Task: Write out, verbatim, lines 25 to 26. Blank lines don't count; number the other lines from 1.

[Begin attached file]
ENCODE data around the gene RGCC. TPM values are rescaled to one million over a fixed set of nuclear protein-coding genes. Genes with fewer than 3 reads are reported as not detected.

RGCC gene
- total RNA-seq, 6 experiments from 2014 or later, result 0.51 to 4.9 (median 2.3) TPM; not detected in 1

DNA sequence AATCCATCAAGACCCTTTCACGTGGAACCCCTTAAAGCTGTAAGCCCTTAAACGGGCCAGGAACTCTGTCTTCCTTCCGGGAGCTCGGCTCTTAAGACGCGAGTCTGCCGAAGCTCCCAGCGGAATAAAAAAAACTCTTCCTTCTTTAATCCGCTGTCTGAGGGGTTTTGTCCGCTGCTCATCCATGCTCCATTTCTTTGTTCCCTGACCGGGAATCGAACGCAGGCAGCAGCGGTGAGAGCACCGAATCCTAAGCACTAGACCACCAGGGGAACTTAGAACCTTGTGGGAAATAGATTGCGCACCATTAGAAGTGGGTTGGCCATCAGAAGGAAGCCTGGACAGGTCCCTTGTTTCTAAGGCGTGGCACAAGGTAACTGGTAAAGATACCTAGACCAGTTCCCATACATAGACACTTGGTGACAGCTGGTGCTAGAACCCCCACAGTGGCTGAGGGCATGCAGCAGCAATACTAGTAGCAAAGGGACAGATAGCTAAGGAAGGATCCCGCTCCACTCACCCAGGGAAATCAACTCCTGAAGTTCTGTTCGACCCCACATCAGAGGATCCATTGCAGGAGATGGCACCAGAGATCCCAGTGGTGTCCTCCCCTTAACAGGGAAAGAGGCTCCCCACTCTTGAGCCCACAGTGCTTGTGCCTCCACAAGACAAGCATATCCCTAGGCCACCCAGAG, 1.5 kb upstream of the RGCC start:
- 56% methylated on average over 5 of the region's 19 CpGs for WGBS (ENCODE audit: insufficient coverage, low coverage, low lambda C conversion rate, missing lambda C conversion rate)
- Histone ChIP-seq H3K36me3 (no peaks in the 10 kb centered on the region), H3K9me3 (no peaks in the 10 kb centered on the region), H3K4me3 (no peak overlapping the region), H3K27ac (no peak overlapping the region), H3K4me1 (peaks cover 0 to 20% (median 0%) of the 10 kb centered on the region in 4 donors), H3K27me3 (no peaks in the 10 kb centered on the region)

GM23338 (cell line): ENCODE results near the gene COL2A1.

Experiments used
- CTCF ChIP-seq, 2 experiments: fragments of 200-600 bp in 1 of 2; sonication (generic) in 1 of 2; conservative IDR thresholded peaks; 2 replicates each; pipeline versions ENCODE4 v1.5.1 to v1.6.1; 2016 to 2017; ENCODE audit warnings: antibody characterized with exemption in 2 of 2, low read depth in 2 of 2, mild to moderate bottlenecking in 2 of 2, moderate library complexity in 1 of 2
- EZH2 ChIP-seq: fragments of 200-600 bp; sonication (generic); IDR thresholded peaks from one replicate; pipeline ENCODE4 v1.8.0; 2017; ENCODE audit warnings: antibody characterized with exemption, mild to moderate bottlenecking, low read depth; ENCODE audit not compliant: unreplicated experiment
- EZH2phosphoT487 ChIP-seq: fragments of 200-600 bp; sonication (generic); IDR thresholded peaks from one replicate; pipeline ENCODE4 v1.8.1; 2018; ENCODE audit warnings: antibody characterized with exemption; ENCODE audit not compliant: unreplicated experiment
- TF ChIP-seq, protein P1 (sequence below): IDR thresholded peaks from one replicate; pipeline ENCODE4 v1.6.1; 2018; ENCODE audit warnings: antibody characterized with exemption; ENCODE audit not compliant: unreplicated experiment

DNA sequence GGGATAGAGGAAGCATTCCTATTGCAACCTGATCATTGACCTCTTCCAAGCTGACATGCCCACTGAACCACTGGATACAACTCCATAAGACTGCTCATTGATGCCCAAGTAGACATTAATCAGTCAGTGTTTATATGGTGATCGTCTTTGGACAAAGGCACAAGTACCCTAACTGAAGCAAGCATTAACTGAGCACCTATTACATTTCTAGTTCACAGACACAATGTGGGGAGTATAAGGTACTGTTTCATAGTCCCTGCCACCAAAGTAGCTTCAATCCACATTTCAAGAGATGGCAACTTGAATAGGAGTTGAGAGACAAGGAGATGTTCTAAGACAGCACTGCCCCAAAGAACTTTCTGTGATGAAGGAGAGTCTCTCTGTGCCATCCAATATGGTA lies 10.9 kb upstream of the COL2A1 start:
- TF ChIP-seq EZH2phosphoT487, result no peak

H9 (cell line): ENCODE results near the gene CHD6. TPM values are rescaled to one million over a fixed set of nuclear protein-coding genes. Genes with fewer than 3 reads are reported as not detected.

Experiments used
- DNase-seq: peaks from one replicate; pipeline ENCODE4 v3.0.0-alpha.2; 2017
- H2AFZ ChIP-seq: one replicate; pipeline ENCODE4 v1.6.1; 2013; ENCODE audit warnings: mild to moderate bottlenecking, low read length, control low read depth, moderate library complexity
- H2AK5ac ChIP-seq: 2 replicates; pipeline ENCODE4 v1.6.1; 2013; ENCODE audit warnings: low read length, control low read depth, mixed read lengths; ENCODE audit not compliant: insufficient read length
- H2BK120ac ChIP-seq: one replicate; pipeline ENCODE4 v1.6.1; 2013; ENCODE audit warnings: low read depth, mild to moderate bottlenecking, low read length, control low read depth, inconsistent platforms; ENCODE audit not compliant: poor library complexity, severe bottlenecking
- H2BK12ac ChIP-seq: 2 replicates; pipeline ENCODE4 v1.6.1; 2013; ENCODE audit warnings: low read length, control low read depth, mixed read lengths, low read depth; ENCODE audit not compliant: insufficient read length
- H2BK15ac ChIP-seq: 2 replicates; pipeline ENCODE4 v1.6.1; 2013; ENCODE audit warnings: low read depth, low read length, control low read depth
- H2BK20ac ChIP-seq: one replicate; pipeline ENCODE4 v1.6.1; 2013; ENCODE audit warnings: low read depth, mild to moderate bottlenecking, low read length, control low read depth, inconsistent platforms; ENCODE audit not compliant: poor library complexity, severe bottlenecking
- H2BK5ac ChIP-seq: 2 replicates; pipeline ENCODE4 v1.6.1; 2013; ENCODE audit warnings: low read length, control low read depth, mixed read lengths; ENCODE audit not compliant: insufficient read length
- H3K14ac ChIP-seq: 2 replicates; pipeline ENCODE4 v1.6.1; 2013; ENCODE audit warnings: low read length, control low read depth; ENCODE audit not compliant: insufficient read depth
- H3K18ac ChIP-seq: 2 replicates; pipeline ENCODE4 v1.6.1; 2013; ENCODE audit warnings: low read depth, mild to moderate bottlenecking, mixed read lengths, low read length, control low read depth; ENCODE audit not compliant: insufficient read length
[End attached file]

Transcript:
- H3K14ac ChIP-seq: 2 replicates; pipeline ENCODE4 v1.6.1; 2013; ENCODE audit warnings: low read length, control low read depth; ENCODE audit not compliant: insufficient read depth
- H3K18ac ChIP-seq: 2 replicates; pipeline ENCODE4 v1.6.1; 2013; ENCODE audit warnings: low read depth, mild to moderate bottlenecking, mixed read lengths, low read length, control low read depth; ENCODE audit not compliant: insufficient read length